BACKGROUND: Kabuki syndrome (KS) is a clinically recognisable syndrome in which 70% of patients have a pathogenic variant in KMT2D or KDM6A. Understanding the function of these genes opens the door to targeted therapies. The purpose of this report is to propose diagnostic criteria for KS, particularly when molecular genetic testing is equivocal.
METHODS: An international group of experts created consensus diagnostic criteria for KS. Systematic PubMed searches returned 70 peer-reviewed publications in which at least one individual with molecularly confirmed KS was reported. The clinical features of individuals with known mutations were reviewed.
RESULTS: The authors propose that a definitive diagnosis can be made in an individual of any age with a history of infantile hypotonia, developmental delay and/or intellectual disability, and one or both of the following major criteria: (1) a pathogenic or likely pathogenic variant in KMT2D or KDM6A; and (2) typical dysmorphic features (defined below) at some point of life. Typical dysmorphic features include long palpebral fissures with eversion of the lateral third of the lower eyelid and two or more of the following: (1) arched and broad eyebrows with the lateral third displaying notching or sparseness; (2) short columella with depressed nasal tip; (3) large, prominent or cupped ears; and (4) persistent fingertip pads. Further criteria for a probable and possible diagnosis, including a table of suggestive clinical features, are presented.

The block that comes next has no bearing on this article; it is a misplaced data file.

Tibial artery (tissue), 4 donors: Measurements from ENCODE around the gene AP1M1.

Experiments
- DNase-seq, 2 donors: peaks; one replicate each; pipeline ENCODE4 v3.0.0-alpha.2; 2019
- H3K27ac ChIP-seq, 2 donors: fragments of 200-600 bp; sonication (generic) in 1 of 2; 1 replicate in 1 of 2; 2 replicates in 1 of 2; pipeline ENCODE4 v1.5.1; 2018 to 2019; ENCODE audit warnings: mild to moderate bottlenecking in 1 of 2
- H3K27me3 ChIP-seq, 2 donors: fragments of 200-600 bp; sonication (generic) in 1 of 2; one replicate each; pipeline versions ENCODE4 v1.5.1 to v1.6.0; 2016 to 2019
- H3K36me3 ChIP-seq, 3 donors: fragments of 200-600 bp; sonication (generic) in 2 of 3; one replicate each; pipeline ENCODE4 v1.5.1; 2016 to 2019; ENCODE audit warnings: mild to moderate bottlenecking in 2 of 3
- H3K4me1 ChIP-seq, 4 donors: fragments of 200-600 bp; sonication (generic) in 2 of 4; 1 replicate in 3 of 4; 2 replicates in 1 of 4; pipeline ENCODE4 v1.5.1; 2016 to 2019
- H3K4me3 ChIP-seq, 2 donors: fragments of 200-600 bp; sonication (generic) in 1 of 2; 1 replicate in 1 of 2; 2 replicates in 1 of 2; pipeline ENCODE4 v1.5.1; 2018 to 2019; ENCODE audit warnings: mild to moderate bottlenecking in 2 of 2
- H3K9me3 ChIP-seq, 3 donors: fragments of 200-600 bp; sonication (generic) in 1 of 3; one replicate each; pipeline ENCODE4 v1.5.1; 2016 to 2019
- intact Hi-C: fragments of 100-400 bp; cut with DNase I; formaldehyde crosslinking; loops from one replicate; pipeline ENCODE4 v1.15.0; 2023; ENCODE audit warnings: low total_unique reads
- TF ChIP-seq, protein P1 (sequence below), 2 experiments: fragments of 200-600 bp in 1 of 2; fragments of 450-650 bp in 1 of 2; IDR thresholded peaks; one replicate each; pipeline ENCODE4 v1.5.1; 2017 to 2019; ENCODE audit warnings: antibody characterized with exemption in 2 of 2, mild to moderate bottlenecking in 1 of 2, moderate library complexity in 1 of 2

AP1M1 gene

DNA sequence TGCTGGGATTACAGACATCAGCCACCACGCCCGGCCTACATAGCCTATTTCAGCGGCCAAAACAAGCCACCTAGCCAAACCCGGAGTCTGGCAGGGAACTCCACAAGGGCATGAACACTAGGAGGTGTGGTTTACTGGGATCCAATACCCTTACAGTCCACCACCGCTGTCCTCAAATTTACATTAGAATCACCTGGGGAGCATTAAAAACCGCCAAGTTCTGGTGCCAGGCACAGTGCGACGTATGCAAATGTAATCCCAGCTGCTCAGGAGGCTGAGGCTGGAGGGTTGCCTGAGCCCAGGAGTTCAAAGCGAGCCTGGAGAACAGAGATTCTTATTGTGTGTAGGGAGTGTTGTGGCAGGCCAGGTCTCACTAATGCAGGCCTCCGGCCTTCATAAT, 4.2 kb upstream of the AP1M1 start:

CONCLUSION: As targeted therapies for KS are being developed, it is important to be able to make the correct diagnosis, either with or without molecular genetic confirmation.